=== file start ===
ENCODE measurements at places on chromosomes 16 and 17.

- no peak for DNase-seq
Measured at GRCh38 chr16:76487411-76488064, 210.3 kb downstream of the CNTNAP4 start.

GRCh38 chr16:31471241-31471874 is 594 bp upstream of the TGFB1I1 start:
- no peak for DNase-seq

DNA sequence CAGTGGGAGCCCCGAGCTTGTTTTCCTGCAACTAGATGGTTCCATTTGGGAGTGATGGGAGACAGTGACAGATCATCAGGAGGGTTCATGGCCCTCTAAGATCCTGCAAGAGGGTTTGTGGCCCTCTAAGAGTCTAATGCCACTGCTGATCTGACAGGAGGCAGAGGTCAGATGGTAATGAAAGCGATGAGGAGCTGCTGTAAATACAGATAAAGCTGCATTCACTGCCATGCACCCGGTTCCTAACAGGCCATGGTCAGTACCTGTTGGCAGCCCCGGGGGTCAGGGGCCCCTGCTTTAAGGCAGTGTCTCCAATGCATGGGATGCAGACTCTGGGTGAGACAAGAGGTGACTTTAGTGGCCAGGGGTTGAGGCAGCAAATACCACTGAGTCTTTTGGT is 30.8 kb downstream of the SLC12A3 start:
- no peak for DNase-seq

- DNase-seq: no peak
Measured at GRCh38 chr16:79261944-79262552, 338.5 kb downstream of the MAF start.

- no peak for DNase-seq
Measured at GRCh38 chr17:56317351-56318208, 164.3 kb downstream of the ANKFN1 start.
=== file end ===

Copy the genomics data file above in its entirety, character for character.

ENCODE measurements at places on chromosomes 16 and 17.

- no peak for DNase-seq
Measured at GRCh38 chr16:76487411-76488064, 210.3 kb downstream of the CNTNAP4 start.

GRCh38 chr16:31471241-31471874 is 594 bp upstream of the TGFB1I1 start:
- no peak for DNase-seq

DNA sequence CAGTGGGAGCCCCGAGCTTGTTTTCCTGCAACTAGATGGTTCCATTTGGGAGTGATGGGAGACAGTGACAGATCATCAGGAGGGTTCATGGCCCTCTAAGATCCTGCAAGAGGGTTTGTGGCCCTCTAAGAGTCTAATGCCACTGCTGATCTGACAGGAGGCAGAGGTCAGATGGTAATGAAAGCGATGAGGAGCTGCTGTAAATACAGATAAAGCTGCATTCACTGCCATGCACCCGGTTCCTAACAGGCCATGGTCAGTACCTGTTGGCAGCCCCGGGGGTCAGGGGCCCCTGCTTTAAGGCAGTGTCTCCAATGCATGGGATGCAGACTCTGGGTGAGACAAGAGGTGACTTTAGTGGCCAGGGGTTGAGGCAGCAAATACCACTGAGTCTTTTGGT is 30.8 kb downstream of the SLC12A3 start:
- no peak for DNase-seq

- DNase-seq: no peak
Measured at GRCh38 chr16:79261944-79262552, 338.5 kb downstream of the MAF start.

- no peak for DNase-seq
Measured at GRCh38 chr17:56317351-56318208, 164.3 kb downstream of the ANKFN1 start.